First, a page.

# Overdamped RLC circuit

• Engineering
[SOLVED] Overdamped RLC circuit

## Homework Statement

In a parallel RLC circuit determine $$i_R(t)$$.
R = 20 mohms
L = 2mH
C = 50 mF

v(0+) = 0 (capacitor)
i(0-) = 2mA (inductor)

My question is what is $$i_R(0^+)$$? According to my final answer, it should be 0. However, went I graph it with PSPICE, it looks like it starts out somewhere at -186mA. I know that i_R can change instantaneously but the graph that pspice makes, makes it look like it will never be 0. I was under the impression that if the voltage of the capacitor is 0 then iR(t) will be 0 regardless of the current in the inductor. Is this correct?

## Homework Equations

$$\alpha = 500 Hz$$
$$\omega_0 = 100 Hz$$
$$i_R(t) = Ae^{-10.10t} + Be^{-989.9t}$$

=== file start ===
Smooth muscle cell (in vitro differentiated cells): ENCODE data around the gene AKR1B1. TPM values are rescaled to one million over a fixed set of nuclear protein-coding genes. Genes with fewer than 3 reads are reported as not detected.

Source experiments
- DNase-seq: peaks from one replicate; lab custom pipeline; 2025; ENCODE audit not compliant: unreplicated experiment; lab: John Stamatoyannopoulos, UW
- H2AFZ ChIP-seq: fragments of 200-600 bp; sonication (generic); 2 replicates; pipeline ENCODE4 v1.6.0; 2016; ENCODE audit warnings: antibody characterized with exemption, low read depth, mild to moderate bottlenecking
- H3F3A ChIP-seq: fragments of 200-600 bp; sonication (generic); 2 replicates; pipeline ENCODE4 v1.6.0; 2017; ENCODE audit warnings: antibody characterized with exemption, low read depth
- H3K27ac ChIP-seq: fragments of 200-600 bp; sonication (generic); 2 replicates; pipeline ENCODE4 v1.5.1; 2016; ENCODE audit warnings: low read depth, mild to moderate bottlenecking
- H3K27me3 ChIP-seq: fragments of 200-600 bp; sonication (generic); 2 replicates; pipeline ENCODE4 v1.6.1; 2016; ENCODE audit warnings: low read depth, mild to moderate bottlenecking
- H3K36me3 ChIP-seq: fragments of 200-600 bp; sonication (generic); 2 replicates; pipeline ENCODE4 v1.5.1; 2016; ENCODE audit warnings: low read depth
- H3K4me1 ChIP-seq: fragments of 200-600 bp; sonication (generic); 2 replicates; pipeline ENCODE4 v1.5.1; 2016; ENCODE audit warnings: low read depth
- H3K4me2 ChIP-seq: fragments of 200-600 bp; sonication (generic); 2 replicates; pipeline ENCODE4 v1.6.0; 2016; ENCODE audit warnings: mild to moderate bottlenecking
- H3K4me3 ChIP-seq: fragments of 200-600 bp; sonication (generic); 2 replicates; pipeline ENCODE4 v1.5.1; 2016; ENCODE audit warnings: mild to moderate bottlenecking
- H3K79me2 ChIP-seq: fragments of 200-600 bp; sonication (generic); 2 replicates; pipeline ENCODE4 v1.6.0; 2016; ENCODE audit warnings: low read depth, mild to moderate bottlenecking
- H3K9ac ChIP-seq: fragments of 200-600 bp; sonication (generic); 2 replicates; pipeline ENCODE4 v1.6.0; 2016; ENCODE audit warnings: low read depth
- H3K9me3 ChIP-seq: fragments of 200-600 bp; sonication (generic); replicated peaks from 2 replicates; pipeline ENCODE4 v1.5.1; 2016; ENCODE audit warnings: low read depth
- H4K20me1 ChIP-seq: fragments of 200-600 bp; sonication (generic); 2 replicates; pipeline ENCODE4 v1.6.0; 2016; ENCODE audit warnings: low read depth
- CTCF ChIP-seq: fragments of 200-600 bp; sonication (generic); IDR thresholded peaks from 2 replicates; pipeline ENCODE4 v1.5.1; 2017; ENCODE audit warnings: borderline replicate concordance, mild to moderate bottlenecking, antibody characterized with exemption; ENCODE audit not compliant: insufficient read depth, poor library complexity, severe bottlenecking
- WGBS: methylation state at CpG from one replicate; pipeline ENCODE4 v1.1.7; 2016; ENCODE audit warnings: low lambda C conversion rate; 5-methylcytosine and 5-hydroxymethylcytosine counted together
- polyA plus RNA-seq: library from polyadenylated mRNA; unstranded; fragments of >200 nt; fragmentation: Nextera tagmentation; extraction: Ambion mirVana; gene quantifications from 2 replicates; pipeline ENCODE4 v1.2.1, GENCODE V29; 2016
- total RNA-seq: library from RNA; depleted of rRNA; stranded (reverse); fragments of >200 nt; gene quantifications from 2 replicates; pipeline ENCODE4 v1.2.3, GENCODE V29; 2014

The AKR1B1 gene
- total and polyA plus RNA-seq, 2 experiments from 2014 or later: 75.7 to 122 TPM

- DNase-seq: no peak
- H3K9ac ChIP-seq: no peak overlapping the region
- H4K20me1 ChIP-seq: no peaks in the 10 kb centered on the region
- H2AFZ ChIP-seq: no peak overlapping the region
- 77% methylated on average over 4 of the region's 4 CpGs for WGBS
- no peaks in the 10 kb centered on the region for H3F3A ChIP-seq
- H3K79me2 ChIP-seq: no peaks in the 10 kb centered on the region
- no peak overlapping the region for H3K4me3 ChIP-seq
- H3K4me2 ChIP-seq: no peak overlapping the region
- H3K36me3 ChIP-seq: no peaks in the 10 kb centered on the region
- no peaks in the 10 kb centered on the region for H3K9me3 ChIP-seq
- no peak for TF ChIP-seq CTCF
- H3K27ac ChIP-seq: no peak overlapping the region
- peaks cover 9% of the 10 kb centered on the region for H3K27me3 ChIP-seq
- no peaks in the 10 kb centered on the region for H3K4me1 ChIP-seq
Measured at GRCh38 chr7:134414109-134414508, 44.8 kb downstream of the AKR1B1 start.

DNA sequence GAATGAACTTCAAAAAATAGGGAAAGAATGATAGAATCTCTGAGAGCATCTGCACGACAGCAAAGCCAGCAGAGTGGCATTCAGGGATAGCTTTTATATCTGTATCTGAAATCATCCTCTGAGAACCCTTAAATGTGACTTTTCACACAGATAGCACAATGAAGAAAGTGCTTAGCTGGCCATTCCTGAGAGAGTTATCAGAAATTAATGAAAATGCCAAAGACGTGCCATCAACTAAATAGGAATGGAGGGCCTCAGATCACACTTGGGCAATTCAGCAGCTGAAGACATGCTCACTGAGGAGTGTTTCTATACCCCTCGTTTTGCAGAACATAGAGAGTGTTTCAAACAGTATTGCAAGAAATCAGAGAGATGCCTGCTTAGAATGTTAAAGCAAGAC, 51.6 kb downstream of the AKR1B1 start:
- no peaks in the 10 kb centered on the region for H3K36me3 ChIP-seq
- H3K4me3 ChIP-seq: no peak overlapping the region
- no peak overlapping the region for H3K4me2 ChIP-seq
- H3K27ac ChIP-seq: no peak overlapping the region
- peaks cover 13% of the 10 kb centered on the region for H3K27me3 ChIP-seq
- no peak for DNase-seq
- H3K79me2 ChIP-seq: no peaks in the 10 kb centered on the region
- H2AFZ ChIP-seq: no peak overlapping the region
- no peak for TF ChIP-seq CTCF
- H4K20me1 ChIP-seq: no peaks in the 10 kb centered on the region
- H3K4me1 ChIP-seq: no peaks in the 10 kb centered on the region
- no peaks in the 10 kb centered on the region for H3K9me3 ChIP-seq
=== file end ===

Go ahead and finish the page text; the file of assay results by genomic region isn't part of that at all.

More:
## The Attempt at a Solution

Using these two equations
A + B = 0
$$i_c(0+) + i_L(0+) + i_R(0+) = 0$$
$$RC di_R/dt = -2 mA$$
$$i_R(t) = -2e^{-10.10t} + 2e^{-989.9t} mA$$

Last edited:

## Homework Statement

In a parallel RLC circuit determine $$i_R(t)$$.
R = 20 mohms
L = 2mH
C = 50 mF

v(0+) = 0 (capacitor)
i(0-) = 2mA (inductor)

My question is what is $$i_R(0^+)$$? According to my final answer, it should be 0. However, went I graph it with PSPICE, it looks like it starts out somewhere at -186mA. I know that i_R can change instantaneously but the graph that pspice makes, makes it look like it will never be 0. I was under the impression that if the voltage of the capacitor is 0 then iR(t) will be 0 regardless of the current in the inductor. Is this correct?
Yes, you are correct. Since $$V_R(0^+) = V_C(0^+) = 0$$, $$i_R(0^+)$$ should also be zero.

## Homework Equations

$$\alpha = 500 Hz$$
$$\omega_0 = 100 Hz$$
$$i_R(t) = Ae^{-10.10t} + Be^{-989.9t}$$

## The Attempt at a Solution

Using these two equations
A + B = 0
$$i_c(0+) + i_L(0+) + i_R(0+) = 0$$
$$RC di_R/dt = -2 mA$$
$$i_R(t) = -2e^{-10.10t} + 2e^{-989.9t} mA$$
You should write your differential equation using $$i_L$$ as the independent variable.
You get $$i_L(t) = Ae^{-10.10t} + Be^{-989.9t}$$, with $$i_L(0) = 2mA$$ and $$\frac{di_L}{dt}(0) = 0$$